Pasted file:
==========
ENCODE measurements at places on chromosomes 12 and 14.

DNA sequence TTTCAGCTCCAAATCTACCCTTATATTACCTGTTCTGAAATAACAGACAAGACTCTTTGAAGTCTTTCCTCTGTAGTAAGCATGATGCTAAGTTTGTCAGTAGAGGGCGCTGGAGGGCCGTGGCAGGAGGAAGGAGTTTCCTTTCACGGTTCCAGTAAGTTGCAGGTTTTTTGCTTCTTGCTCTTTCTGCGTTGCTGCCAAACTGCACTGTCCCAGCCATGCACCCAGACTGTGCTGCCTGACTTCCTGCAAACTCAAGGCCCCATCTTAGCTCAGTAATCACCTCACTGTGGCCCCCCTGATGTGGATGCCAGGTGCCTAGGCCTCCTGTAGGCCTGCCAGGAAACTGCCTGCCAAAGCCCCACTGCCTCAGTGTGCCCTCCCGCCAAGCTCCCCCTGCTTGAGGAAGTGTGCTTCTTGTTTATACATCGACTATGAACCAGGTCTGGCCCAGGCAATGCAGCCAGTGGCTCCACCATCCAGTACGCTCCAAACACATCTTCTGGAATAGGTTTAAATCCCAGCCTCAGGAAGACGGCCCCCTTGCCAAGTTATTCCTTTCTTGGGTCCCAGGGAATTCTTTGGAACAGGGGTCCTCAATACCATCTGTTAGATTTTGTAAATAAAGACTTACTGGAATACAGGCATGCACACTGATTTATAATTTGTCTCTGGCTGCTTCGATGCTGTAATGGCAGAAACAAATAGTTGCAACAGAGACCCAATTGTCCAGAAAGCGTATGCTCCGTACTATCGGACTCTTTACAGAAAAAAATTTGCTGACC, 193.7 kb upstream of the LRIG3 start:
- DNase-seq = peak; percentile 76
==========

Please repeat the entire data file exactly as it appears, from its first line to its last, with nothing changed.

ENCODE measurements at places on chromosomes 12 and 14.

DNA sequence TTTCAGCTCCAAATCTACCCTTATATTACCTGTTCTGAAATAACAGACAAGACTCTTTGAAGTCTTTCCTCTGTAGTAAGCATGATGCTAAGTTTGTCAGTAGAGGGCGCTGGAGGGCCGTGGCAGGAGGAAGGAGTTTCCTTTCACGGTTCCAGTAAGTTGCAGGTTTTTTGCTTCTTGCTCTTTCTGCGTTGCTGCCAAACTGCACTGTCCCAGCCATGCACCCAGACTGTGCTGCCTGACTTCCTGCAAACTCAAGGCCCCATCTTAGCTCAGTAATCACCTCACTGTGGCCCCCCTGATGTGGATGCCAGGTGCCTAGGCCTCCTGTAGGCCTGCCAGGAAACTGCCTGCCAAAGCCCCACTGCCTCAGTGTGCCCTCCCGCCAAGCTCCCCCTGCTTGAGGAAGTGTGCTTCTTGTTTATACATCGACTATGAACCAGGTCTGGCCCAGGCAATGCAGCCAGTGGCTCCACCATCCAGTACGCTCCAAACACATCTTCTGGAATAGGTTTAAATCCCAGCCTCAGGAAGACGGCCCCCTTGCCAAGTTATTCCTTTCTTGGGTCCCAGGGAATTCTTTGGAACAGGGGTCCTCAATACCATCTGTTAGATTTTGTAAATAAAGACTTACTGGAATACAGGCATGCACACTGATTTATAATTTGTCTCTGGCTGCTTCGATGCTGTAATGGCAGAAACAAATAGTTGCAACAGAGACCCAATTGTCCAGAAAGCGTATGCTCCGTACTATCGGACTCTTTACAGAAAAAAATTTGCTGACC, 193.7 kb upstream of the LRIG3 start:
- DNase-seq = peak; percentile 76